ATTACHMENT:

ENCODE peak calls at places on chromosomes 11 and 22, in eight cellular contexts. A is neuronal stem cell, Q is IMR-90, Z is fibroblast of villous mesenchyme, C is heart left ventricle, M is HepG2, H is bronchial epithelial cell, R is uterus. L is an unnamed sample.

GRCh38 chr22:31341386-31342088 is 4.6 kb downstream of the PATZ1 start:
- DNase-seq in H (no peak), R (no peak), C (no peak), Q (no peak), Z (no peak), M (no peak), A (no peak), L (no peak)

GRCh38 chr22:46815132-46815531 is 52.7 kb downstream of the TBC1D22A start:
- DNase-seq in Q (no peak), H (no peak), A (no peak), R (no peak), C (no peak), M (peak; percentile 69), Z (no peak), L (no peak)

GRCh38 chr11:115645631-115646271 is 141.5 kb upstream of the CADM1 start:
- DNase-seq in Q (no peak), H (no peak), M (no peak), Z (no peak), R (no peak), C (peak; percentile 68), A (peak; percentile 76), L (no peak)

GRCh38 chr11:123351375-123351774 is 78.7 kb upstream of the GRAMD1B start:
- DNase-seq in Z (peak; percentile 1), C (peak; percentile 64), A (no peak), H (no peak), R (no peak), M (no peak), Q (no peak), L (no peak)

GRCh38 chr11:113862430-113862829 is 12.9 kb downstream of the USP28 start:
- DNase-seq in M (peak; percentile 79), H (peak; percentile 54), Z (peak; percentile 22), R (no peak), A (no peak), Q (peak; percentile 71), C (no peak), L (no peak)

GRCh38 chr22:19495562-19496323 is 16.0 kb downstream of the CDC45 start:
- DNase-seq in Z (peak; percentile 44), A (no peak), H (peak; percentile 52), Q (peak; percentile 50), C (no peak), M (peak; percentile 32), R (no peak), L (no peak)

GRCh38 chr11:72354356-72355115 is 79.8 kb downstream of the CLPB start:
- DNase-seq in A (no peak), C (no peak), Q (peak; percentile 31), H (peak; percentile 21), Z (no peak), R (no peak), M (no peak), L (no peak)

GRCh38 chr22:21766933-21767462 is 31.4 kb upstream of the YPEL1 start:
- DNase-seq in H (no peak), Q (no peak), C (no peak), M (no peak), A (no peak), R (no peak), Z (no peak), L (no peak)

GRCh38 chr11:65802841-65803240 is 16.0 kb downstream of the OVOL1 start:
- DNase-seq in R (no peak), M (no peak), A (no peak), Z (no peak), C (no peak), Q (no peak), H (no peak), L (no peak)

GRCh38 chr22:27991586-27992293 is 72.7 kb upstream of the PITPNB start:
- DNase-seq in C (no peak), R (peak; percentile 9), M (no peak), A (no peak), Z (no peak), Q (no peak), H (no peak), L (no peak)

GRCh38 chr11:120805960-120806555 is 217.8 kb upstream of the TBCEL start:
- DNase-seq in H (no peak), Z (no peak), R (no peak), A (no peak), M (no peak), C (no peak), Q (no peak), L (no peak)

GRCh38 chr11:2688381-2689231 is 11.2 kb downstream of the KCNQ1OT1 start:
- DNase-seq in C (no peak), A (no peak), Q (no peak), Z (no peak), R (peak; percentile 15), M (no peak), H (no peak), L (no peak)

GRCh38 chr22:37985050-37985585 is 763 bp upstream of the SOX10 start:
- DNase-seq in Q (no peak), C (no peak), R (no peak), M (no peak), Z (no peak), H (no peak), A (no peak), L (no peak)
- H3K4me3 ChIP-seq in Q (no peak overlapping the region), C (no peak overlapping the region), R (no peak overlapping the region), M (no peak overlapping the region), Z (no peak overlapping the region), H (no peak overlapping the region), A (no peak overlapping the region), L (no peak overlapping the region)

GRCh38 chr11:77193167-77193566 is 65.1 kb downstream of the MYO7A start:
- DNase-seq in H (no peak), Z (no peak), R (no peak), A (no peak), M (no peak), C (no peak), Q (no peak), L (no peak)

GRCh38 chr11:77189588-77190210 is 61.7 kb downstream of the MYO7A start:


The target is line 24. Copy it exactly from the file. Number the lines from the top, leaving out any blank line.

GRCh38 chr11:2688381-2689231 is 11.2 kb downstream of the KCNQ1OT1 start: